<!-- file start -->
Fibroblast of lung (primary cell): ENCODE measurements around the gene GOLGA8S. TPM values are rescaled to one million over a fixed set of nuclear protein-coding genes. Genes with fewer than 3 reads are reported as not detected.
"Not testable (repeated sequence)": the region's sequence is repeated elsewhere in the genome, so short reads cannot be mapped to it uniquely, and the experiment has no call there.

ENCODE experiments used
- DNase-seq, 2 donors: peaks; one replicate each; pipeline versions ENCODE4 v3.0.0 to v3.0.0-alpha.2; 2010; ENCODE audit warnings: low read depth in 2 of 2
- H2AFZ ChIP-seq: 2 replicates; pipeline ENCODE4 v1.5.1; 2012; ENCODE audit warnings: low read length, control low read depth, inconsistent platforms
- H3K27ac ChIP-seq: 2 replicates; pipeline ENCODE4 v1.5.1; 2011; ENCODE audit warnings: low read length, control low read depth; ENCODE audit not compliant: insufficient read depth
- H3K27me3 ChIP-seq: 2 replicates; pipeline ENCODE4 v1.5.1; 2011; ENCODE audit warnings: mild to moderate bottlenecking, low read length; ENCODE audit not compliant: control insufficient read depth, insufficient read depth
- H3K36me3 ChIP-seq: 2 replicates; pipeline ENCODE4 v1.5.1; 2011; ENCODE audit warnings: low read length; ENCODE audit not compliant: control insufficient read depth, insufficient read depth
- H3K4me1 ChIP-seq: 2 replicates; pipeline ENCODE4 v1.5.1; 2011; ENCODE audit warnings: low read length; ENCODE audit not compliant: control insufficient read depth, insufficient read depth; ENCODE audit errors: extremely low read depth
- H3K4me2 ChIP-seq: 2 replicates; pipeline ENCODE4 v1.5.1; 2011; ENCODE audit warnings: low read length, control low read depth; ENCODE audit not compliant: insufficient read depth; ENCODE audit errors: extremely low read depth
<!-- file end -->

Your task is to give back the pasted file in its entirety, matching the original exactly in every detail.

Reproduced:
Fibroblast of lung (primary cell): ENCODE measurements around the gene GOLGA8S. TPM values are rescaled to one million over a fixed set of nuclear protein-coding genes. Genes with fewer than 3 reads are reported as not detected.
"Not testable (repeated sequence)": the region's sequence is repeated elsewhere in the genome, so short reads cannot be mapped to it uniquely, and the experiment has no call there.

ENCODE experiments used
- DNase-seq, 2 donors: peaks; one replicate each; pipeline versions ENCODE4 v3.0.0 to v3.0.0-alpha.2; 2010; ENCODE audit warnings: low read depth in 2 of 2
- H2AFZ ChIP-seq: 2 replicates; pipeline ENCODE4 v1.5.1; 2012; ENCODE audit warnings: low read length, control low read depth, inconsistent platforms
- H3K27ac ChIP-seq: 2 replicates; pipeline ENCODE4 v1.5.1; 2011; ENCODE audit warnings: low read length, control low read depth; ENCODE audit not compliant: insufficient read depth
- H3K27me3 ChIP-seq: 2 replicates; pipeline ENCODE4 v1.5.1; 2011; ENCODE audit warnings: mild to moderate bottlenecking, low read length; ENCODE audit not compliant: control insufficient read depth, insufficient read depth
- H3K36me3 ChIP-seq: 2 replicates; pipeline ENCODE4 v1.5.1; 2011; ENCODE audit warnings: low read length; ENCODE audit not compliant: control insufficient read depth, insufficient read depth
- H3K4me1 ChIP-seq: 2 replicates; pipeline ENCODE4 v1.5.1; 2011; ENCODE audit warnings: low read length; ENCODE audit not compliant: control insufficient read depth, insufficient read depth; ENCODE audit errors: extremely low read depth
- H3K4me2 ChIP-seq: 2 replicates; pipeline ENCODE4 v1.5.1; 2011; ENCODE audit warnings: low read length, control low read depth; ENCODE audit not compliant: insufficient read depth; ENCODE audit errors: extremely low read depth